The number of referred candidates for any given role will be significantly higher than the number of candidates that are fit for this role. To help clients focus on the most relevant candidates, Job Protocol enables the vetting of candidates.
Candidate vetting is applying a ranking to all referred candidates. The higher the rank, the more likely a candidate is a fit for a given role.
Vetting relies on a lot of explicit and implicit information of the candidate, the referrer, the role and the client. Things to consider here are
- The background, skillset and trustworthiness of the credentials of the candidate;
- The referrer reputation;
- The requirements, responsibilities and compensation of the role;
- The culture, existing team and vision of the company;
Job protocol takes two approaches to vetting candidates: by relying on the referrer reputation and by introducing the ‘reviewer’ actor.
The referrer reputation is a measure of how well past referred candidates have done in the interviewing process: how many got an interview, how many got hired. A higher referrer reputation means a higher percentage of referred candidates have received interviews or were hired.
There are multiple ways to calculate the referrer reputation, and different frontends will use different calculations based on their specific needs.
An easy way to rank candidates is to give priority to candidates brought in by high-reputation referrers. Other ways to prioritize candidates is by giving preference to candidates that have more information available.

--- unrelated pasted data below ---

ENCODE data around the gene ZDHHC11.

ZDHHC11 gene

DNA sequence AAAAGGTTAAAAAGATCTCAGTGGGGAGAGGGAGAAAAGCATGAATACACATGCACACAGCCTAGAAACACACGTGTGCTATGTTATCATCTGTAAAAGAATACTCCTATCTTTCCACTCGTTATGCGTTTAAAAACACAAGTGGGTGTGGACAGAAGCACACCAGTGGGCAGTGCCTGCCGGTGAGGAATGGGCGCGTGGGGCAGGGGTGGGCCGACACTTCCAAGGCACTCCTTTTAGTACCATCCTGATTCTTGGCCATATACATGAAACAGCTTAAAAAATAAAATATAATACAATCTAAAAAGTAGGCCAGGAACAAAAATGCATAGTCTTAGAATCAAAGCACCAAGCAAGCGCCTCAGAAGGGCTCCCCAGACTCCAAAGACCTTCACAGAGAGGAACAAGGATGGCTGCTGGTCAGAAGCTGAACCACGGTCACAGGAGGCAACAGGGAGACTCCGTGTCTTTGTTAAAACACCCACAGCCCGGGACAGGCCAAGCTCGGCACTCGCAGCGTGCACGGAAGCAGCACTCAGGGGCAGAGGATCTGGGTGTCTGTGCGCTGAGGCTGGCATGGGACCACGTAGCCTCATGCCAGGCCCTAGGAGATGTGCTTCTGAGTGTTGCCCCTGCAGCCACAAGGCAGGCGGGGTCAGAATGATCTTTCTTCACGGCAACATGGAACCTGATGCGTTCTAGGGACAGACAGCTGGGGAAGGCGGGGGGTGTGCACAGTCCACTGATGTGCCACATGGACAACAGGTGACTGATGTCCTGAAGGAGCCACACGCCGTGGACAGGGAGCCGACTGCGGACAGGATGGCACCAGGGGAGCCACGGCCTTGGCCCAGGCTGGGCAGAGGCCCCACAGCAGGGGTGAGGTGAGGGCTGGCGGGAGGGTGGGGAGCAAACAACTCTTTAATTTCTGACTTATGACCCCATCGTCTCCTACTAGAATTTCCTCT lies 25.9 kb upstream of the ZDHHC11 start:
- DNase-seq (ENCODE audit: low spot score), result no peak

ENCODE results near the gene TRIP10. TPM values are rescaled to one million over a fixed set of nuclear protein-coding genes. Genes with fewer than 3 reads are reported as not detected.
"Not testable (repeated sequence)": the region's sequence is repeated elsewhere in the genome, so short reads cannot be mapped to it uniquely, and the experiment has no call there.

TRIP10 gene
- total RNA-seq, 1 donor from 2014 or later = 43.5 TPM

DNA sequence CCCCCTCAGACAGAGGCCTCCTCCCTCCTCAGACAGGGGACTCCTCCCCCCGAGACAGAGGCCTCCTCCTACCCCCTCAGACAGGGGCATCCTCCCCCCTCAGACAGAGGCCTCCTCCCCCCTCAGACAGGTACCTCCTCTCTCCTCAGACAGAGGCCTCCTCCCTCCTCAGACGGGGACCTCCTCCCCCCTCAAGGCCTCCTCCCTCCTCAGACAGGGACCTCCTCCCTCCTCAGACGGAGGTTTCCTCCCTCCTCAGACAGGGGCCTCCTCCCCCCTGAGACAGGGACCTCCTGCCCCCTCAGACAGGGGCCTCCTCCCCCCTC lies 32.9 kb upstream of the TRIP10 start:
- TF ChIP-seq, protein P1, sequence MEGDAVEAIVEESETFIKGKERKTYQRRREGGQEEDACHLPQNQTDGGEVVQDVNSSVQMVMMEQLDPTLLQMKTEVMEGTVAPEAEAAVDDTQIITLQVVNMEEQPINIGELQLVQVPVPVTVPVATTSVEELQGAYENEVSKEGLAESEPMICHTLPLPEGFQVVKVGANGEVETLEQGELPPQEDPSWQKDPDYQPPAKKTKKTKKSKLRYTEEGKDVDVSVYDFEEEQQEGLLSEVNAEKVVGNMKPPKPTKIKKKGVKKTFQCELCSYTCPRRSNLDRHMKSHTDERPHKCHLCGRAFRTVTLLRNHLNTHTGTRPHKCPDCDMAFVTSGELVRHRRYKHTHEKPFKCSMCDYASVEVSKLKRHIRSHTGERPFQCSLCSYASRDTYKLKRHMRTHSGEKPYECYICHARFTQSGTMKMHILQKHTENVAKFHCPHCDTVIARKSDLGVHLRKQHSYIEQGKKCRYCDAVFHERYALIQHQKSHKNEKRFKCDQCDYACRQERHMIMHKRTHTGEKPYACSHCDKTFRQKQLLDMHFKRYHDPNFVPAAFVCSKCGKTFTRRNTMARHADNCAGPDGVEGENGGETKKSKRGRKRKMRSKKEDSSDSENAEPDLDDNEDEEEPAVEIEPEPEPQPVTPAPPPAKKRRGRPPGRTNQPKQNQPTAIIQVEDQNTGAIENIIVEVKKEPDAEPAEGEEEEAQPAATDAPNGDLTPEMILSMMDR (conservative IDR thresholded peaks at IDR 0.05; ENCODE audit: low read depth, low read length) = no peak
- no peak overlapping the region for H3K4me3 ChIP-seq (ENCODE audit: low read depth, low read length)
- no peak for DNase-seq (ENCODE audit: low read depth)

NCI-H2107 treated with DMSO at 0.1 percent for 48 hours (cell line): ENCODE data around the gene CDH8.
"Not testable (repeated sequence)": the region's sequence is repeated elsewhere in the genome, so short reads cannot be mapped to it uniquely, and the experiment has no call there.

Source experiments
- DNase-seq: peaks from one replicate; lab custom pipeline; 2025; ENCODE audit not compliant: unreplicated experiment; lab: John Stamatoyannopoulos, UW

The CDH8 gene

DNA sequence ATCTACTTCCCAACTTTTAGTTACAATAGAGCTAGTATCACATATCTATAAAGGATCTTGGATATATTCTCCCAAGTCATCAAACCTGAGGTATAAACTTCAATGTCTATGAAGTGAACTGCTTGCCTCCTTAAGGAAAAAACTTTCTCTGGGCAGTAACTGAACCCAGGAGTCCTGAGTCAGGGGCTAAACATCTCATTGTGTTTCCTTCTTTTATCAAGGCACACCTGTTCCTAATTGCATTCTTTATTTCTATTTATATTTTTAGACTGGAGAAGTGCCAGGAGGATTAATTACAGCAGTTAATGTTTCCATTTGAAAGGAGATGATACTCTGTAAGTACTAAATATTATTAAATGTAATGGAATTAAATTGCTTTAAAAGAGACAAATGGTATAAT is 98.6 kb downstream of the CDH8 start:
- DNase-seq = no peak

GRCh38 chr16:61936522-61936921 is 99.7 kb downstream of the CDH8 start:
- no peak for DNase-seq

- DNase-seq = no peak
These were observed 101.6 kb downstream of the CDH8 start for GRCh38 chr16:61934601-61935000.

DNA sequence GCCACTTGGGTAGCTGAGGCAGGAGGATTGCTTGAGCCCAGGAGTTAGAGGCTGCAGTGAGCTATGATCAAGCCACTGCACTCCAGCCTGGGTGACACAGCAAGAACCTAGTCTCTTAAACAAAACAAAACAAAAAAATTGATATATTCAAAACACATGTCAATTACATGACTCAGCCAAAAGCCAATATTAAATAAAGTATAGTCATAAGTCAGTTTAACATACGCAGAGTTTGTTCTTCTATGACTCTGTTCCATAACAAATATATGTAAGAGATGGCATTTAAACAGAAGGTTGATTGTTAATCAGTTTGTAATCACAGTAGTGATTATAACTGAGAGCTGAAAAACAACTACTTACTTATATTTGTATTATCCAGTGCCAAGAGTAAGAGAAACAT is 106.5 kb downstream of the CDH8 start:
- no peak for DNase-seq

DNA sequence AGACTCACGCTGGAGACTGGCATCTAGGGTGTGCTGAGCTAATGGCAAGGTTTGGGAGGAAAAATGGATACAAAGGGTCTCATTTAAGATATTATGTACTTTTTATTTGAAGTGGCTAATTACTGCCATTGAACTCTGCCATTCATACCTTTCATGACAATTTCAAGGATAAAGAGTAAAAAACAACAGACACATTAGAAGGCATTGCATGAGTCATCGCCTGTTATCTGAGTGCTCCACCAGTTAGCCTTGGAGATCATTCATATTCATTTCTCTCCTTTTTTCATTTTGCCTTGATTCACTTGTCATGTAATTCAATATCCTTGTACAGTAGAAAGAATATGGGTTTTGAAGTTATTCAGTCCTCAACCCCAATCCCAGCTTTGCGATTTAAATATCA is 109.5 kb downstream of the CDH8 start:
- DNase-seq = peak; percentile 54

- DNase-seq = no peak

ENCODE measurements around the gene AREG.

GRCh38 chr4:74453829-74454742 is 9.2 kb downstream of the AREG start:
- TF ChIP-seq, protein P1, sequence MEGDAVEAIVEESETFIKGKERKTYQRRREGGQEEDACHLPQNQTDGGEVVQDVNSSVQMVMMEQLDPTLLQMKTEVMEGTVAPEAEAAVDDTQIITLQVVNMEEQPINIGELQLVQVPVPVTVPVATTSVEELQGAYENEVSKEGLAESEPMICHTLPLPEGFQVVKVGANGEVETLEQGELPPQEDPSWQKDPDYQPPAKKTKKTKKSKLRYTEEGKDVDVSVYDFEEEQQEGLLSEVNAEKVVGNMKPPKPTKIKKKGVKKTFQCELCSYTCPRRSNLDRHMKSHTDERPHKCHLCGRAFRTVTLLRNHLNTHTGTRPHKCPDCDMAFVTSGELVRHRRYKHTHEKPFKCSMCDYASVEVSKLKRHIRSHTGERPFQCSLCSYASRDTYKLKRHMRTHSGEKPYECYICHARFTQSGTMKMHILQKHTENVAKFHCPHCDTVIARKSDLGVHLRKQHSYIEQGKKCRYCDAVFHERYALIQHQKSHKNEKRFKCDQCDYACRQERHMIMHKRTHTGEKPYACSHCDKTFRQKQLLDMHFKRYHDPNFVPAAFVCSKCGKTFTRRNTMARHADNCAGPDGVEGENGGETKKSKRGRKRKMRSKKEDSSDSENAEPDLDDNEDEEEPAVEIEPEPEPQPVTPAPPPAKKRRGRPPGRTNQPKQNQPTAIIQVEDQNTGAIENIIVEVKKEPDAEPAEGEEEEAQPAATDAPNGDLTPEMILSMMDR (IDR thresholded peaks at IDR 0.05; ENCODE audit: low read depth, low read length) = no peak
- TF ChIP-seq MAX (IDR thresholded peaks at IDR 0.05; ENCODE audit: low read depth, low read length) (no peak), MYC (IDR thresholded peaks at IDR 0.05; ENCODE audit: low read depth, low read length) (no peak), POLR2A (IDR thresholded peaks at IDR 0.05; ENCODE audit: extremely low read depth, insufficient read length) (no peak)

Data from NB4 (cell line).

Any kind of candidate ranking will take referrer reputation into account, which creates a strong incentive for referrers to be cautious about which candidates they refer, increasing the overall signal to noise ratio of the system. Furthermore, the bounty a referrer can earn is dependent on the referrer reputation, further increasing its importance (more on this later).
To further increase the signal over noise ratio, we introduce the ‘reviewer’ actor to the network. Reviewers who correctly help predict successful candidates will be rewarded for that.
Anyone can become a reviewer by going through KYC (e.g. proof of humanity) and by putting down a ‘good behavior’ stake. Reviewers have access to anonymized profiles (e.g. without candidate contact details), and for each profile they access they are required to give a score between 1 and 10 indicating how well the candidate fits the role requirements (higher is better).
Reviewers are rewarded a part of the bounty for their work. The amount they earn depends on how well they reviewed for a role, e.g. the more candidates they score high and get interviewed, the more they earn. Every candidate can be reviewed by multiple parties, creating the opportunity to come to a ‘global consensus’ of what the best fitting candidates are for a specific role.
The challenge with this approach is that candidate information is confidential, and potentially valuable (e.g. a vetter can ‘steal’ candidate information to try to place the same candidate in another role). To prevent fraud, vetters have to put up a significant ‘good behavior’ stake that they risk to lose in case bad behavior is exposed (evaluating proof here is another challenge and probably requires a distributed court system like Kleros).
The beauty of this approach is that vetting becomes an open ecosystem where anyone - humans or AIs - can help increase the signal > noise of the network, making it better for everyone involved. Evaluating candidates is hard and multi-dimensional, creating opportunities for a lot of innovation (e.g. niche reviewers focussed on a specific geographic area, or reviewers incentivizing candidates to take certain standardized tests). Furthermore, this allows the vetting information to be used in determining the referrer reputation, significantly increasing the granularity of the reputation.